2

I would like to store lon, lat as varchar in an PostgreSQL generated column that uses the_geom as data source.

alter table poi add column 
lonlat varchar generated always as (
st_x(the_geom)|| ', '|| st_y(the_geom)
)
stored;

The problem is, that I get the following error:

ERROR: generation expression is not immutable

Is there another way to archieve this?

1

The volatility of the concatenation operator || (as well as the functions CONCAT|CONCAT_WS) is only STABLE, not IMMUTABLE, as it may invoke datatype formatting functions.

And as per the docs

  • The generation expression can only use immutable functions [...]

I can think of two ways:

  • use a composite type function expression as column; instead of the actual column, create a function that (specifically!) accepts the composite type of your relation as parameter, and that does the concatenation; for your convenience, name it after your intended column name:

    CREATE OR REPLACE FUNCTION lonlat(rec poi)
      RETURNS TEXT AS
        $$
          SELECT ST_X($1.the_geom) || ', ' || ST_Y($1.the_geom);
        $$
      LANGUAGE SQL
    ; 
    

    Use it like a relation qualified column:

    SELECT *, poi.lonlat
    FROM   poi
    ;
    

    This is very fast, easy, versatile, and the functional expression is perfectly indexable.

  • create an IMMUTABLE function wrapper using the CONCAT C function:

    CREATE OR REPLACE FUNCTION immutable_concat(VARIADIC TEXT[])
      RETURNS TEXT AS
        'text_concat'
      LANGUAGE INTERNAL
      IMMUTABLE PARALLEL SAFE
    ;
    

    and create your table with it:

    ALTER TABLE poi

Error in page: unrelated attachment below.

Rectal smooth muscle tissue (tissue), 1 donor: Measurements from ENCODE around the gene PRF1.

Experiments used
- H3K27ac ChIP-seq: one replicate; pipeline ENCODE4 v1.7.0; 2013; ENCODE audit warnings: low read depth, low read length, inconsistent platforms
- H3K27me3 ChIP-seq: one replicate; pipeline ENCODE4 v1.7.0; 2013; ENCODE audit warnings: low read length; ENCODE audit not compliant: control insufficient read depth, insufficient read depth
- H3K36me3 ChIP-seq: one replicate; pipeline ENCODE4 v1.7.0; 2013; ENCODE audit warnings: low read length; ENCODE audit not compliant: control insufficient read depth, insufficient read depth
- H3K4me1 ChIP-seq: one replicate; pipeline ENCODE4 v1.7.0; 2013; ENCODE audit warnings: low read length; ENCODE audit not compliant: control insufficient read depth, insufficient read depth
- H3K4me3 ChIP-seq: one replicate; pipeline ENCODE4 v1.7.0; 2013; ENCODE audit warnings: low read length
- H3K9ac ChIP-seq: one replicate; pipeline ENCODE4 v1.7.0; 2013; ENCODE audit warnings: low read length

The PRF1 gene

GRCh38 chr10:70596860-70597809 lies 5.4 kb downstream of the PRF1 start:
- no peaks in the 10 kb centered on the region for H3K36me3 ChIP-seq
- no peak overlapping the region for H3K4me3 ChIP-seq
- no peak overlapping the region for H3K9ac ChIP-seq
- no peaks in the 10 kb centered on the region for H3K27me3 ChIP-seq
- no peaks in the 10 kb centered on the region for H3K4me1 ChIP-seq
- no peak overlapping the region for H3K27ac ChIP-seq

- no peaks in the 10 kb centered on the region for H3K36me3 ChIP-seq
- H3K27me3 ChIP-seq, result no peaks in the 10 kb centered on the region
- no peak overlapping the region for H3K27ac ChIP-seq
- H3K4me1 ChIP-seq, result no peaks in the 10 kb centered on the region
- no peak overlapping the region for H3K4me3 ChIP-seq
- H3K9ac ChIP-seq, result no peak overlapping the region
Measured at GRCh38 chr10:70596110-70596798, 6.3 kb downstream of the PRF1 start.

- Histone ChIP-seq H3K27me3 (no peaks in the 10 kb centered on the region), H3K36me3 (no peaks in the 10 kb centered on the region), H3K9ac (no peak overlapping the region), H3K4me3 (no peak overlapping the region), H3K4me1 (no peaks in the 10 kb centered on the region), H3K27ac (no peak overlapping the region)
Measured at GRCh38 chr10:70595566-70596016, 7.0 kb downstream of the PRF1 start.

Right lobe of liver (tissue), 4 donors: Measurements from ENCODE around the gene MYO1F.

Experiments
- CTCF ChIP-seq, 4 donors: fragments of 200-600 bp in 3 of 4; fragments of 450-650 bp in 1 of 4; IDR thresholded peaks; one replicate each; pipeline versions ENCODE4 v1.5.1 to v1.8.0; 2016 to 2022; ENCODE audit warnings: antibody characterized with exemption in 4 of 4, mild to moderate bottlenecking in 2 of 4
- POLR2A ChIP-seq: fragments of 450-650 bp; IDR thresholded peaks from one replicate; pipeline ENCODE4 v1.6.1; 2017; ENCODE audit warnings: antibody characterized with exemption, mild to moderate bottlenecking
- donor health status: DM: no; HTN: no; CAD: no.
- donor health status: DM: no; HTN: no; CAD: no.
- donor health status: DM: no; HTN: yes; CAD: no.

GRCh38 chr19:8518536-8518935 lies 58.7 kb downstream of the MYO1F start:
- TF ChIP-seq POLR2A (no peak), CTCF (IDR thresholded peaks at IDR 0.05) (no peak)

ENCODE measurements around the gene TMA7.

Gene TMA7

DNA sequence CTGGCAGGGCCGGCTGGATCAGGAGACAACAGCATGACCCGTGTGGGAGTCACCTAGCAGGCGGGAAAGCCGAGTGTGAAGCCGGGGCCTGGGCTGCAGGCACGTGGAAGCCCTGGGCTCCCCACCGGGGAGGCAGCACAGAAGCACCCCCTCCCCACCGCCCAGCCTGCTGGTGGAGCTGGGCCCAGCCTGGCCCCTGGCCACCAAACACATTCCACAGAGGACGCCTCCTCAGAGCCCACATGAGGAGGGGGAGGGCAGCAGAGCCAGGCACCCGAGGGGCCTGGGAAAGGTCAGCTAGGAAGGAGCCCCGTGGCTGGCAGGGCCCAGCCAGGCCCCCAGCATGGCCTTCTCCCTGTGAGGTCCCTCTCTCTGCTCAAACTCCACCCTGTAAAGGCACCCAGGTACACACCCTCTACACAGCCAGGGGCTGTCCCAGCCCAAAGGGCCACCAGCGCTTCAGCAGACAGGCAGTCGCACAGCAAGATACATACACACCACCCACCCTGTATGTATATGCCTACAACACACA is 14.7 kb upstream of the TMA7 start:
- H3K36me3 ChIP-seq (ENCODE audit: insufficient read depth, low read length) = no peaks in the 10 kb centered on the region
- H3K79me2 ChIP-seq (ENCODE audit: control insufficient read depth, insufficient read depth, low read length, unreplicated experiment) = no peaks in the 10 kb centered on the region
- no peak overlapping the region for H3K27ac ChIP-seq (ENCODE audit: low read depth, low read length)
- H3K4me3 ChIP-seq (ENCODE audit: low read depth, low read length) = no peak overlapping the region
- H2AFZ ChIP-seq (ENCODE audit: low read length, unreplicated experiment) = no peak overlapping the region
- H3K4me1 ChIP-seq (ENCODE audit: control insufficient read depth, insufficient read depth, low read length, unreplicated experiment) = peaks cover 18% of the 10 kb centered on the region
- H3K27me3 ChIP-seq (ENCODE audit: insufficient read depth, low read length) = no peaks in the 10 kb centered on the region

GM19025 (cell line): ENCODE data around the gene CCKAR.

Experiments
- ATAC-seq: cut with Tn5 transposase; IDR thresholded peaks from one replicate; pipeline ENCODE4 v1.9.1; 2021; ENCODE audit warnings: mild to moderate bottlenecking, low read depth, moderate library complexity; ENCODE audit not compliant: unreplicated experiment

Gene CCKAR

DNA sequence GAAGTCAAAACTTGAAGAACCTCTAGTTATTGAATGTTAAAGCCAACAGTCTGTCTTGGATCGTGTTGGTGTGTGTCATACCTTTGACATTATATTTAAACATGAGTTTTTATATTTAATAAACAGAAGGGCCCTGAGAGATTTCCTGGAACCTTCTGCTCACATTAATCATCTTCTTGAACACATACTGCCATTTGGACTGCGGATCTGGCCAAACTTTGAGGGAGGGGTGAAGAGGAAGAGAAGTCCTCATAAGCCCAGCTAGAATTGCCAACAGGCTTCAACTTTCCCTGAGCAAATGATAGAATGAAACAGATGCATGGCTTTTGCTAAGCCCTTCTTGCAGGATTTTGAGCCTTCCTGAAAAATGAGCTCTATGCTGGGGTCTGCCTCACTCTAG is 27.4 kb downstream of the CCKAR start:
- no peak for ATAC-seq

ADD COLUMN lonlat TEXT GENERATED ALWAYS AS ( 
        IMMUTABLE_CONCAT(ST_X(the_geom), ', ', ST_Y(the_geom))
      ) STORED
    ;
    

    Those core functions are STABLE for a reason. For anything but TEXT (or implicitly cast VARCHAR) this wrapper may silently fail, or break things like indexes; I added the explicit type to the parameter to avoid this as much as possible.

    Use only for this specific purpose.


Related:

1

You can only have immutable functions in a generated field. The problem here is not the ST_X or ST_Y function, but the concatenation. For wathever reason, concatenation in postgresql is stable and not immutable. You can see the definition of a function doing this:

select pg_get_functiondef('concat'::regproc)

The simplest way to do what you want should be by creating a concatenation function which is immutable, by doing this (you need top priviledges to do this so you probably need to login as postgres to your db):

CREATE OR REPLACE FUNCTION immutable_concat(VARIADIC "any")
RETURNS text AS 'text_concat'
LANGUAGE internal IMMUTABLE;

Then you should be able to do this (untested):

ALTER TBALE poi ADD COLUMN
lonlat varchar GENERATED ALWAYS AS (
    immutable_concat(ST_X(the_geom), ', ', ST_Y(the_geom))
)
stored;

You should use this immutable version carefully tho, because it can apparently change the output depending of the type of argument in input, especially with date (see for exemple https://stackoverflow.com/questions/54372666/create-an-immutable-clone-of-concat-ws). This function is originally not immutable for a reason. But in your case there shouldn't be any problem.

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  • 2
    :-D so not only did I write up an answer that looks like a direct copy of those we both linked, no, you also came up with pretty much the same, at the same time. I had to link those answers after I saw that you linked them, and my answer kinda looking exactly like them... – geozelot Sep 2 '20 at 10:52
1

I first tried the function from geozelot. Since the function uses

immutable_concat(VARIADIC TEXT[])

I had just to do an typecast to ::text to make it work:

ALTER TABLE poi
  ADD COLUMN lonlat TEXT GENERATED ALWAYS AS ( 
    IMMUTABLE_CONCAT(ST_X(the_geom)::text, ', ', ST_Y(the_geom)::text)
  ) STORED
;

With the propose from robin loche using:

immutable_concat(VARIADIC "any") 

it works without typecast.

Thx for help.

1
  • Good catch, I missed that, although that was the whole purpose: limit to TEXT input, to limit possible sources of error... – geozelot Sep 4 '20 at 21:05

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